The Parade’s Gone By… by Kevin Brownlow: For years, the definitive tome on early American cinema, and still a go-to book. Brownlow’s 20-page interview-based profile of Buster is one of the earliest, and still one of the best. As a whole, Parade is all over the place. Some chapters are profiles of stars and directors, while others are blow-by-blow accounts of the making of particular films, while still others are essentially critiques of films and/or film artists, and others are more-or-less straight reportage. Brownlow interviewed over 100 folks involved in early movies, in a mad dash to get these folks on tape before they died, and the seams often show. What the book lacks in cohesion is made up for by its breadth—Brownlow really did talk to every big name available, and he asked the best, sharpest, most detail-oriented questions he could.

Two articles have proven invaluable to me in my thinking about the silent era. Matthew Dessem’s long essay, The Gag Man,” was published for The Dissolve (RIP) on 24 April 2014. Ostensibly about Clyde Bruckman, a gag writer on the periphery of every silent comedy you can imagine, it really uses Bruckman as a lens through which we can view and understand early American cinema. It’s one of the best-researched and most vividly written essays on cinema I have read in years, heartbreaking and deeply learned all at once. “The Gag Man” has given me a true understanding of how silent comedy got made, why it’s so hard to attribute proper credit to its most brilliant jokes, and what cinema looked like before it became domesticated.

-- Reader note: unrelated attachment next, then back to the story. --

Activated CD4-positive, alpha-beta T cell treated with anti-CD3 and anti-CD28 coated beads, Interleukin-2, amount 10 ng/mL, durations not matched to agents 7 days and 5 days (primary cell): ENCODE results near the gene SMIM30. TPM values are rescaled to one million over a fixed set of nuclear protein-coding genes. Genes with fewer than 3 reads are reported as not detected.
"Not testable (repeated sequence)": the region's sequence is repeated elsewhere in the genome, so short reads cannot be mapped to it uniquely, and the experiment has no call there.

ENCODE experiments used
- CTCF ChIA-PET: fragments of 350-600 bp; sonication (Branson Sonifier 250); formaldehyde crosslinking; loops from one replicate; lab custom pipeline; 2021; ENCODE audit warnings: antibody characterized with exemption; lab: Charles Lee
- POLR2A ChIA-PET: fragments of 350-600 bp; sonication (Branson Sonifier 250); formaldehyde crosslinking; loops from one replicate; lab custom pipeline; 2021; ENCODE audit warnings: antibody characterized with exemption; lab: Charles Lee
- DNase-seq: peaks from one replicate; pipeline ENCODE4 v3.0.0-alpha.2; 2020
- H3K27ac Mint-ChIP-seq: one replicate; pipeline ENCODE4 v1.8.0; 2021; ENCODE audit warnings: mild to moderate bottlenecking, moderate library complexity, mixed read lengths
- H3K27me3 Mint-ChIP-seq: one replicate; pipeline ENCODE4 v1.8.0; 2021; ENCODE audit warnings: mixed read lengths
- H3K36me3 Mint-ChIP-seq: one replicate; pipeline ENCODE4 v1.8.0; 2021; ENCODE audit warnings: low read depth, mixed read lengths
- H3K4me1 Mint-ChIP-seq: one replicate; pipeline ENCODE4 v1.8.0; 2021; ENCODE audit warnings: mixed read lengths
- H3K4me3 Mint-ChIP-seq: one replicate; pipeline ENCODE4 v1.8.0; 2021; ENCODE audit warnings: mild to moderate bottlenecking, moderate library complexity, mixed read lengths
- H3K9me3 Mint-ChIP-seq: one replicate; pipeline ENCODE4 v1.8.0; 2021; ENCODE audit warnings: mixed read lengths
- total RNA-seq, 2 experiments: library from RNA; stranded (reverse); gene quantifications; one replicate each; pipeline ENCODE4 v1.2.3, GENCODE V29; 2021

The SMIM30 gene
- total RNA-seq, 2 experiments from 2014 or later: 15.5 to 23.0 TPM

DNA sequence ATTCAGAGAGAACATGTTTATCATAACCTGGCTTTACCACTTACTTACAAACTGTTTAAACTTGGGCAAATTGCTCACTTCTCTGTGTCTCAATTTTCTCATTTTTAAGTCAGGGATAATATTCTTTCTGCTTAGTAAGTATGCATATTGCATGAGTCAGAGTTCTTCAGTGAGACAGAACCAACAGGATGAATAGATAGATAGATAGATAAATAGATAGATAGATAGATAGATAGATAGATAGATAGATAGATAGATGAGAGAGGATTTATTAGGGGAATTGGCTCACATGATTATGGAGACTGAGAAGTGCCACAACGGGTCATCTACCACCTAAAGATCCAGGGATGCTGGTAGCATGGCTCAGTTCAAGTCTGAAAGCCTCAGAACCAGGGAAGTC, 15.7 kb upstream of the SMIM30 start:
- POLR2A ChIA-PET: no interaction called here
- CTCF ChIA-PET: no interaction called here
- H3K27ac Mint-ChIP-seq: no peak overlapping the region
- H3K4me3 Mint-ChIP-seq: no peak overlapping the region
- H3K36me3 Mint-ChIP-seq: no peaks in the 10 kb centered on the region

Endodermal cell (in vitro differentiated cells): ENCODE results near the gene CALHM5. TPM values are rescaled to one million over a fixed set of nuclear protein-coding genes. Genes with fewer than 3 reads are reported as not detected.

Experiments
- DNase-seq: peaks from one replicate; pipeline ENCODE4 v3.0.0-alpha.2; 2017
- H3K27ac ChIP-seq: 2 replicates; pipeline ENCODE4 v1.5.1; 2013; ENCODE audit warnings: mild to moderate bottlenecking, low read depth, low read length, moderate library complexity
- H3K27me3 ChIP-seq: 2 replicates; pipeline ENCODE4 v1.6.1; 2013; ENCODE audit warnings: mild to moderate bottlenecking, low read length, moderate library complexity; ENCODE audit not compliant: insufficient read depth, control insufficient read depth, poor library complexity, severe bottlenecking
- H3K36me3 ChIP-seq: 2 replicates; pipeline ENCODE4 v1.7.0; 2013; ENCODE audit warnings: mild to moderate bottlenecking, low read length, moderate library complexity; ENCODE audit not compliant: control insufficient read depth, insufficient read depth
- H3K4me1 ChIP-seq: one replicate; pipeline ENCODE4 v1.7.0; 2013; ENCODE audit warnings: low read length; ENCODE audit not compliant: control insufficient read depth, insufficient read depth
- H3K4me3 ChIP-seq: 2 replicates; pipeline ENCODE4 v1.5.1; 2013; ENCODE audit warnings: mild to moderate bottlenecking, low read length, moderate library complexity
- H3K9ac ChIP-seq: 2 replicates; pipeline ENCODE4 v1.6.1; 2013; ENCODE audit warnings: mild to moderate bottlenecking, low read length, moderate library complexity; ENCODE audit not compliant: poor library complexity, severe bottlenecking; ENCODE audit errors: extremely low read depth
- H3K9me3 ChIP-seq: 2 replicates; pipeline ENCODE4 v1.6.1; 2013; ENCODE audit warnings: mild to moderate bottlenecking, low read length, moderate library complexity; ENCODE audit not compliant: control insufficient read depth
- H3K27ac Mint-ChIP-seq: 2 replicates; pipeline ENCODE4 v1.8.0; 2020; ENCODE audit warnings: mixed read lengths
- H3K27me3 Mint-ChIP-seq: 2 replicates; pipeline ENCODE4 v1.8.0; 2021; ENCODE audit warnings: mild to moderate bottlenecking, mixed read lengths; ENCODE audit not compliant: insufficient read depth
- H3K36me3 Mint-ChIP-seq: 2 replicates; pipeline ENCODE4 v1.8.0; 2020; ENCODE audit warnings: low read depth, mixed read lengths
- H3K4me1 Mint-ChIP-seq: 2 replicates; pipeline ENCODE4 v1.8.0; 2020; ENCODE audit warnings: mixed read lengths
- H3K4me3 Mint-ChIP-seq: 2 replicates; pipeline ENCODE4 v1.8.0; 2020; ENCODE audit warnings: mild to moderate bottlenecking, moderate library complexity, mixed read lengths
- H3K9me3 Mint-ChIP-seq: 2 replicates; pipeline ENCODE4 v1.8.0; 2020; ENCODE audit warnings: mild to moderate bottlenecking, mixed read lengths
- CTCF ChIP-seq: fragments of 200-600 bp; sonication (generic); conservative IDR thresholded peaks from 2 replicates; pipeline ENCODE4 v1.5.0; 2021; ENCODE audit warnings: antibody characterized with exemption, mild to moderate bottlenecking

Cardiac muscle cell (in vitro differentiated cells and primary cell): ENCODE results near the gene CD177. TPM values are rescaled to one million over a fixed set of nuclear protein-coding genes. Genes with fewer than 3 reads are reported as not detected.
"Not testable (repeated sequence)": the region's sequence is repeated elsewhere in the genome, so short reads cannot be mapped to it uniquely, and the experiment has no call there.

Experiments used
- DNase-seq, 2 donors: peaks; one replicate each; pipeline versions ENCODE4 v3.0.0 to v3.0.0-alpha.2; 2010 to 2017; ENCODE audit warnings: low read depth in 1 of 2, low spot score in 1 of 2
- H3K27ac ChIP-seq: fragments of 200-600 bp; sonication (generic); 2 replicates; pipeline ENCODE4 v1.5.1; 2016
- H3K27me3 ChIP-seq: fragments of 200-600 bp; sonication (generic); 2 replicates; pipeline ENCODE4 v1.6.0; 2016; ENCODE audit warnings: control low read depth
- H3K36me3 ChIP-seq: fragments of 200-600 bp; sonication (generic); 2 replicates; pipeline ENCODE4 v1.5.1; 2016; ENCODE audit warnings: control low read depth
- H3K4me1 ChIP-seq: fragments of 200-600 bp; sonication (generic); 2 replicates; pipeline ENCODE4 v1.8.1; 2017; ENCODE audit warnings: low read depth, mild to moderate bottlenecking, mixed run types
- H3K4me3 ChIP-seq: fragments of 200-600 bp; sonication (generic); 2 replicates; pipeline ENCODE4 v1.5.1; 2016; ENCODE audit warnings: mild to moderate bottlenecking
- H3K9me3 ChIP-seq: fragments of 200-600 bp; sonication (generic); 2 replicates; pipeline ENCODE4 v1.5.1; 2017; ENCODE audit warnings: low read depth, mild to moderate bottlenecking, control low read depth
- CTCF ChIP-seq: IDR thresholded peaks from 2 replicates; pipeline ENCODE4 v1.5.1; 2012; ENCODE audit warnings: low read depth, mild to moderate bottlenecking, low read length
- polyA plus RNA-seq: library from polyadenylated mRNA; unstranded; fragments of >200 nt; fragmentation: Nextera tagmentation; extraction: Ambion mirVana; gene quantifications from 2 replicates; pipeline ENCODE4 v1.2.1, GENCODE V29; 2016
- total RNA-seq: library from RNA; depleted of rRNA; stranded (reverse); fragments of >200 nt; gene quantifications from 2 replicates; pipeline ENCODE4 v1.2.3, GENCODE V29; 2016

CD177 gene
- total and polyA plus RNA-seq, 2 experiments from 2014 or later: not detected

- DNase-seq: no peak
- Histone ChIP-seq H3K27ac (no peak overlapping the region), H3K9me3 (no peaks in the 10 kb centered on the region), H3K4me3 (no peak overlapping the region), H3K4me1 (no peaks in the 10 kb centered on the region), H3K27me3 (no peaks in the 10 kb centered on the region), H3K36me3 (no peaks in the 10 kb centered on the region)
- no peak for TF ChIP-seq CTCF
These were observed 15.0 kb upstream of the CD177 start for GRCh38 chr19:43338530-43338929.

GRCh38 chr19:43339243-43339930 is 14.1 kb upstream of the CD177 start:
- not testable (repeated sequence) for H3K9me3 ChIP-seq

The second essay, more specifically on Keaton, is Charlie Fox’s Buster Keaton’s Cure,” for Cabinet (Winter 2014-2015). It concerns Keaton’s oeuvre after he gave up Buster Keaton Studios (aka, “My Worst Mistake”), giving the genius’s work in the 1940s and 1950s their due, and placing it in a continuum with the 1920s masterpieces. Fox and Dessem’s essays, collectively, offer a fully formed vision of Keaton’s whole career.

Subjects for further research: In the fall and winter, I plan to read—or at least skim—the following: Marion Meade’s biography, Buster Keaton: Cut to the Chase; Edward McPherson’s Buster Keaton: Tempest in a Flat Hat; Lisle Foote’s Buster Keaton’s Crew: The Team Behind His Silent Films; and the encyclopedia A-Z of Silent Comedy. If you’ve got suggestions or, hey, wanna send me free books/resources, let me know.


About Walter Biggins

Walter Biggins is a writer based in Atlanta, GA. He is the co-author (with Daniel Couch) of Bob Mould's Workbook (Bloomsbury, 2017). His work has been published in The Quarterly Conversation, RogerEbert.com, Bookslut (RIP), The Comics Journal, The Baseball Chronicle, and other periodicals. Twitter: @walter_biggins.